Dividing cloud-points into object can be time consuming and subject to error. In many cases, the lidar may not return sufficient cloud-points to segment objects correctly. In the rest of description, columns dynamic status is explained in detail. The same principle can be extended to objects by for, example, assigning the object dynamic status attribute if more columns in the object are classified as dynamic than static.

The dynamic-status of each column is determined by analyzing multiple lidar scans. Lidar scans the field-of-view multiple times, for example, ten times or every tenth of a second (0.1 s). In each scan, a large number of cloud-points are collected. To determine the dynamic-status of the occupancy grid columns an occupancy grid is created from two consecutive scans. This results in two occupancy grids constructed using the same method but the second scan contains time shifted information of the columns. If the host-vehicle is not moving and all of the objects in the scene are fixed, the two occupancy grids should match. However in most cases the two occupancy grids do not match since the host-vehicle maybe moving and/or some objects in the field of view are moving.

The columns in the second scan are then projected into the previous time using host-vehicle pose information. Host-vehicle pose includes rotation and translation that takes the host-vehicle from time t to time t+1. Host-vehicle pose can be obtained from sensors on the host-vehicle such as GPS, IMU, or wheel encoder readings. Most of these devices provide six-degrees of freedom pose (three of rotation and three of translation). The pose information is used to project one grid from one time instance to another based on the host-vehicle movement. For static columns, the information from the two scan, after adjusting with the pose information, should match while for dynamic columns two columns will contain different information. This is the main principle used to determine the dynamic-status of the column. Although the description above use only two scans, in many cases, more than two scans are used to increase the accuracy in dynamic-status determination.

An example of two scans occupancy grid is shown in FIGS. 3A and 3B. In the figure, black square indicate an occupied columns while white columns indicate empty columns. The figure includes two static objects (poles) and one moving (car). It can be seen from the figure, that static object stay in the same location after pose adjustment while moving object move into different location. This is the main principle used in column dynamic-status determination. It can be seen from the figure that the static object does not exactly match due to pose variation or possibly host-vehicle\lidar movement. Only occupied columns as determined by the occupancy grid are further processed for columns dynamic-status determination.

In one embodiment, a two-step procedure is used to determine the dynamic-status of the columns. In the first-step, the count-difference of cloud-points in corresponding column of the first scan and the second scan is compared to a difference-threshold. If the count-difference is larger than the difference-threshold, the column is classified as dynamic since it is an indication that points has moved into the column. The direction of change is important since if the column has points at time t but no points at t+1, it is an indication that the object in the column at t moved away and hence the column at time t is now static. On the other hand if the column at time t+1 has large number of cloud-points as compared to t, is an indication that new object moved into the column and hence the column at time t+1 is now classified as dynamic. It should be noted that, the difference-threshold can be fixed for all range or changed in regions further away from the host-vehicle. This is because at long ranges the number of cloud-points inside the column is typically small as compared to short ranges. For example, a value up to 20 m can be used, then a smaller value from 20 m to 40 m, and yet a smaller value over 40 m.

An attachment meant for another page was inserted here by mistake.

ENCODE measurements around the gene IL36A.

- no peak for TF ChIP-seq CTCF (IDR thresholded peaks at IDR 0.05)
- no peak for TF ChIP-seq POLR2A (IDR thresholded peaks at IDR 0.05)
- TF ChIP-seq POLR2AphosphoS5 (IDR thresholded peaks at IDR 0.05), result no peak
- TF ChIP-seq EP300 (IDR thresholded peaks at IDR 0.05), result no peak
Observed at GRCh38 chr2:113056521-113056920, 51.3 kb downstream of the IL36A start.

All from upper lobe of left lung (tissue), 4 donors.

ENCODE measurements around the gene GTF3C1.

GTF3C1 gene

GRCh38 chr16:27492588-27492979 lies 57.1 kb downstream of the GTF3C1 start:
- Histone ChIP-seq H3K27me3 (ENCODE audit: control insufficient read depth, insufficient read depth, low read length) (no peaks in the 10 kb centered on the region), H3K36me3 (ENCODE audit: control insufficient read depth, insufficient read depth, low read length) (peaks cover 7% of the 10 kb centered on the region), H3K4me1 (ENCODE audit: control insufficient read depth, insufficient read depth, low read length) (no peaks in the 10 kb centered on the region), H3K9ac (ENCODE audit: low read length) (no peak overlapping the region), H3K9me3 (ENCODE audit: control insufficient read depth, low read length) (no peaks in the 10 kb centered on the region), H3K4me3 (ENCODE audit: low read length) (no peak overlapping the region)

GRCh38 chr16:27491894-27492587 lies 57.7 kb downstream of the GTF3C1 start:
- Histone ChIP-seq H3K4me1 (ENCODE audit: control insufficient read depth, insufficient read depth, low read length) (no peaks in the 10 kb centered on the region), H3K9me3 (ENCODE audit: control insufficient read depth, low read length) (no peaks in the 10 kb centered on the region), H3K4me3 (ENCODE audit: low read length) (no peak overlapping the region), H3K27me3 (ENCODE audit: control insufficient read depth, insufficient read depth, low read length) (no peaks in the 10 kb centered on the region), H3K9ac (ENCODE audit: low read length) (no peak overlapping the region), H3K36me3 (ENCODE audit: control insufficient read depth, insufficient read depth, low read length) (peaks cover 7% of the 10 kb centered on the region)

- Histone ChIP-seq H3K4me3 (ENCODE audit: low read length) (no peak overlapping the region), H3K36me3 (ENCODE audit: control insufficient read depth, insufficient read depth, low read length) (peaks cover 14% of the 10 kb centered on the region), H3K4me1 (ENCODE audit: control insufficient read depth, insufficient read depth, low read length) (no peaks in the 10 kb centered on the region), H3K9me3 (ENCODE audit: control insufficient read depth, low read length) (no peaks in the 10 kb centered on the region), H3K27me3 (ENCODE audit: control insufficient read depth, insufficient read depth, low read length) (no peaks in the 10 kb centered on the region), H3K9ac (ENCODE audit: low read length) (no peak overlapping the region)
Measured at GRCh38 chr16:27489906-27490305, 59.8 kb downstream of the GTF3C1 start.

If the count-difference of cloud-points in corresponding column of the first scan and the second scan is less than a difference-threshold, the second-step compares the cloud-points in the two associated columns. Comparison of the two columns can be done in a number of methods. For example, methods like expectation maximization (EM) or ICP has been widely used. These techniques determines the rotation matrix (R) and translation vector (T) needed to move cloud-points from one scan to the other. If the R and T are small, the two columns are similar and hence is part of static object. In one embodiment, the registration-factor is defined to be the norm of T. The column is classified as static if the registration-factor is below a registration-threshold. Other possible registration-factor can be defined from both rotation and translation. An illustration of the procedure for computing R & T is shown in FIGS. 4A and 4B. In the figure, the first-surface 90 and second-surface 92 are shown in FIG. 4A. These surface represent cloud-points in columns in two consecutive scans. Using ICP, for example, the two surfaces are moved until they are close to each other as shown in FIG. 4B. The R and T resulting from the process are used for computing the registration-factor.

FIG. 6 shows an example of column matching in more detail. In the first row of the figure, two occupancy grids are created from two consecutive scans. The occupied column 116 contains cloud-points from lidar measurements, After pose alignment, the cloud-points 118 inside the occupied columns are analyzed to determine column dynamic-status. In FIG. 6, the middle row shows a 3D view of the column under consideration. Each column contains a number of 3D points 118. An important advantage of this approach is that columns are analyzed instead of object. This has the advantage in faster matching time and works well when objects cannot be segmented correctly or they are occluded. The principle can be extended from columns to objects by grouping neighboring columns to classify an entire object to either dynamic or static.